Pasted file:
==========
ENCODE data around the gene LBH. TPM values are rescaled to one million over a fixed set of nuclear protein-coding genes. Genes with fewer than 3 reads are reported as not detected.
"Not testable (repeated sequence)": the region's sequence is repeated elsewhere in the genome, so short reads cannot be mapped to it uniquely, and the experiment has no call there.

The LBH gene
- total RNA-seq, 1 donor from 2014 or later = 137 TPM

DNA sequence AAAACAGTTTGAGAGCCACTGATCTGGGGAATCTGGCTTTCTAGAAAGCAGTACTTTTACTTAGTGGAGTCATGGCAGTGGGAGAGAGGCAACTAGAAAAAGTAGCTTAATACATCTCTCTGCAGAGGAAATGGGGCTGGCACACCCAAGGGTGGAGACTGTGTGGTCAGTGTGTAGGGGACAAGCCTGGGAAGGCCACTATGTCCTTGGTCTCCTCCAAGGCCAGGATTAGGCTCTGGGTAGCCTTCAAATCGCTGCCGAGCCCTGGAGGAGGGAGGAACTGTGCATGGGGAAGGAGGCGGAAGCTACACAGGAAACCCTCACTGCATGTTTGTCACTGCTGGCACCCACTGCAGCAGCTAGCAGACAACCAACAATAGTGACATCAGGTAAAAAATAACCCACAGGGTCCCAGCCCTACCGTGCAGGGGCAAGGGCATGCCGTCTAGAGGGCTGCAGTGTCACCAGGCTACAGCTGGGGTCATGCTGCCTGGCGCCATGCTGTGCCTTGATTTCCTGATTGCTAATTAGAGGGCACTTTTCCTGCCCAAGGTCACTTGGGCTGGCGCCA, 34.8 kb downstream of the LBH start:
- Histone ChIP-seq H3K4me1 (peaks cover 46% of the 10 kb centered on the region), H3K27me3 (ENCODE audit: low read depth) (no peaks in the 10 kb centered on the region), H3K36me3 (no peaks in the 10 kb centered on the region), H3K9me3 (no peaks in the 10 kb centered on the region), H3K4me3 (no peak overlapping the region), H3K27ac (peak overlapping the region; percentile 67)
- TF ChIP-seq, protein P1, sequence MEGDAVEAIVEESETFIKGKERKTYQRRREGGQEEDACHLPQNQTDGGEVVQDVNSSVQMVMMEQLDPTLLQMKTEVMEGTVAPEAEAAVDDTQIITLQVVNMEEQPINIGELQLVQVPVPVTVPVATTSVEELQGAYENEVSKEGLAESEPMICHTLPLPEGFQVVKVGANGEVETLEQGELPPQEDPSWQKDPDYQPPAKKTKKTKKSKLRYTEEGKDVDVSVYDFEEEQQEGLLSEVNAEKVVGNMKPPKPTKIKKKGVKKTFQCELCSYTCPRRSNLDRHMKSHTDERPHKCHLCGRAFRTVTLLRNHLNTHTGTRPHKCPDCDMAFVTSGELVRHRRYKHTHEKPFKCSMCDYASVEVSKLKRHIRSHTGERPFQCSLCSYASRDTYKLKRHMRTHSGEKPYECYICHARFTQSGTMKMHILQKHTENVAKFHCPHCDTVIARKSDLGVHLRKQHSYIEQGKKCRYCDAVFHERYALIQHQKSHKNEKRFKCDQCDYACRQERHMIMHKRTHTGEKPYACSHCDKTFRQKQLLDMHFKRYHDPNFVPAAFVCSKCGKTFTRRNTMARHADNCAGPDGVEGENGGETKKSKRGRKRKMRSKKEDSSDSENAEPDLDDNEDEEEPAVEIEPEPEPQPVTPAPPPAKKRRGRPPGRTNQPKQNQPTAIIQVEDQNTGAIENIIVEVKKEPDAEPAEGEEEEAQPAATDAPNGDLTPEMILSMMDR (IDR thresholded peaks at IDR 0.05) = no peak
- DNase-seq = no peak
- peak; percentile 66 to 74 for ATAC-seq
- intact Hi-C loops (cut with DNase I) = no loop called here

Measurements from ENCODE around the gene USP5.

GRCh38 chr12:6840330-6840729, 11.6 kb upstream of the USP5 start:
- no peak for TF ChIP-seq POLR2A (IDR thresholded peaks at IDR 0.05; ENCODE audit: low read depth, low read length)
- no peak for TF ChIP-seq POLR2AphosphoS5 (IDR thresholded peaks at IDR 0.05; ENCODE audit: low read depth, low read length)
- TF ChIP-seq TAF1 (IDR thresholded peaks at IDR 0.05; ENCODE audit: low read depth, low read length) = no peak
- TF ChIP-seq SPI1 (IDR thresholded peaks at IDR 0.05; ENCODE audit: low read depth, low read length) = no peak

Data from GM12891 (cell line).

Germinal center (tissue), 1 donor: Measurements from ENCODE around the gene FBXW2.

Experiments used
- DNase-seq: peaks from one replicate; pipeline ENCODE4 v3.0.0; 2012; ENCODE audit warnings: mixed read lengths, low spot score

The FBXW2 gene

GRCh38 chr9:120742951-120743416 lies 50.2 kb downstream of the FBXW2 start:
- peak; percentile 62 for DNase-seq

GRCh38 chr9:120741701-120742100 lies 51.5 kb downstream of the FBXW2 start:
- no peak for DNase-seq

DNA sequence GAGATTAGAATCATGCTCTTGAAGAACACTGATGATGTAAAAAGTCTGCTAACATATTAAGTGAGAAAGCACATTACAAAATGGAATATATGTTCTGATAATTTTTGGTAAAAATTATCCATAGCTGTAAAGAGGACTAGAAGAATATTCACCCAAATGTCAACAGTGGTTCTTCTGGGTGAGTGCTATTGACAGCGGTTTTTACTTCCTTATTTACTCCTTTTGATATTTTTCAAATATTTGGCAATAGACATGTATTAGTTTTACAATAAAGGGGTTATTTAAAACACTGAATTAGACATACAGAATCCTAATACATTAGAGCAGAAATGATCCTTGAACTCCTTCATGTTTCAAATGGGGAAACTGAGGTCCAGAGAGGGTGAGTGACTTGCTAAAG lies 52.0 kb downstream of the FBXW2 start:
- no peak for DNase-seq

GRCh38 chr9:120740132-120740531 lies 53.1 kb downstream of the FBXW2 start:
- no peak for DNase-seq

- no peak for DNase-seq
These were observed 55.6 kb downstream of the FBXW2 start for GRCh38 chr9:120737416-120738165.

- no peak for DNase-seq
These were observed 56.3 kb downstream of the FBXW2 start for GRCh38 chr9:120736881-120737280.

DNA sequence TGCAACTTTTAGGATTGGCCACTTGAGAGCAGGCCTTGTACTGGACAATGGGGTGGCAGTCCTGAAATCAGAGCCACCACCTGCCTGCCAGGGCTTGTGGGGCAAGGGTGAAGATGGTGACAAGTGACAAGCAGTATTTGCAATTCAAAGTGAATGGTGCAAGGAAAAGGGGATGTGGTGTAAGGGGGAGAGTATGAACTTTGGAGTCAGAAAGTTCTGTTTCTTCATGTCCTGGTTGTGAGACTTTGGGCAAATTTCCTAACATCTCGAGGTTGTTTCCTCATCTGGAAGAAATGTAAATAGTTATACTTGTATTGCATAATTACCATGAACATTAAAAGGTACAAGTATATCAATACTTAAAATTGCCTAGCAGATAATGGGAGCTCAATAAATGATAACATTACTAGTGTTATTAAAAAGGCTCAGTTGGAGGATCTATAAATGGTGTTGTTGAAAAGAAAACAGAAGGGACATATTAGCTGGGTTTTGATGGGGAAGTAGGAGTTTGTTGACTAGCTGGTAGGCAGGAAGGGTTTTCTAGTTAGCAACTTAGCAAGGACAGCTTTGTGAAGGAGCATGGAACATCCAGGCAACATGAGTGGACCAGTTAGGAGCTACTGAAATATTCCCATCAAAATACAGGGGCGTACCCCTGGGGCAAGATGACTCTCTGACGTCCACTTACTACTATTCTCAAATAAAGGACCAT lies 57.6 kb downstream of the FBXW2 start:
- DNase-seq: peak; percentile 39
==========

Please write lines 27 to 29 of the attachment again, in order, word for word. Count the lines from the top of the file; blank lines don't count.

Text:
- no peak for DNase-seq

GRCh38 chr9:120740132-120740531 lies 53.1 kb downstream of the FBXW2 start:
- no peak for DNase-seq